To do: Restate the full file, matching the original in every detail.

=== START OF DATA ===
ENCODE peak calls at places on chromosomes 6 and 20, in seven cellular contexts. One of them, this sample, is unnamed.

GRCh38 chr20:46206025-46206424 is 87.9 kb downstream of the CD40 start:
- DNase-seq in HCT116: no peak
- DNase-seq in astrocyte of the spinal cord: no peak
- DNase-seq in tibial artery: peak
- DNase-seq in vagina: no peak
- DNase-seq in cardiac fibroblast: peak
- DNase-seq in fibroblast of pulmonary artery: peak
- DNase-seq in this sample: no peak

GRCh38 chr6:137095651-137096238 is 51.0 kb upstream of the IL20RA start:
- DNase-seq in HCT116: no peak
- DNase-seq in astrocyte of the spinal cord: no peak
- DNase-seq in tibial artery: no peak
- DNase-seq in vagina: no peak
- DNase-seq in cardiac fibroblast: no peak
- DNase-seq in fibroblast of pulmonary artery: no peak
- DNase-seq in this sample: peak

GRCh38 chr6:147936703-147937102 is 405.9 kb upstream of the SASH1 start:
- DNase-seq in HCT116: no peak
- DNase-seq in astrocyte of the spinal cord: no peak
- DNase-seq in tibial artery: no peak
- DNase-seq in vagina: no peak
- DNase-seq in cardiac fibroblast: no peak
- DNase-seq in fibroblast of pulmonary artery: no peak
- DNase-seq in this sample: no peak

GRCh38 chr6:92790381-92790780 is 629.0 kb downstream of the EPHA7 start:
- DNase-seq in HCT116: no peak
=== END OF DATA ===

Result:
ENCODE peak calls at places on chromosomes 6 and 20, in seven cellular contexts. One of them, this sample, is unnamed.

GRCh38 chr20:46206025-46206424 is 87.9 kb downstream of the CD40 start:
- DNase-seq in HCT116: no peak
- DNase-seq in astrocyte of the spinal cord: no peak
- DNase-seq in tibial artery: peak
- DNase-seq in vagina: no peak
- DNase-seq in cardiac fibroblast: peak
- DNase-seq in fibroblast of pulmonary artery: peak
- DNase-seq in this sample: no peak

GRCh38 chr6:137095651-137096238 is 51.0 kb upstream of the IL20RA start:
- DNase-seq in HCT116: no peak
- DNase-seq in astrocyte of the spinal cord: no peak
- DNase-seq in tibial artery: no peak
- DNase-seq in vagina: no peak
- DNase-seq in cardiac fibroblast: no peak
- DNase-seq in fibroblast of pulmonary artery: no peak
- DNase-seq in this sample: peak

GRCh38 chr6:147936703-147937102 is 405.9 kb upstream of the SASH1 start:
- DNase-seq in HCT116: no peak
- DNase-seq in astrocyte of the spinal cord: no peak
- DNase-seq in tibial artery: no peak
- DNase-seq in vagina: no peak
- DNase-seq in cardiac fibroblast: no peak
- DNase-seq in fibroblast of pulmonary artery: no peak
- DNase-seq in this sample: no peak

GRCh38 chr6:92790381-92790780 is 629.0 kb downstream of the EPHA7 start:
- DNase-seq in HCT116: no peak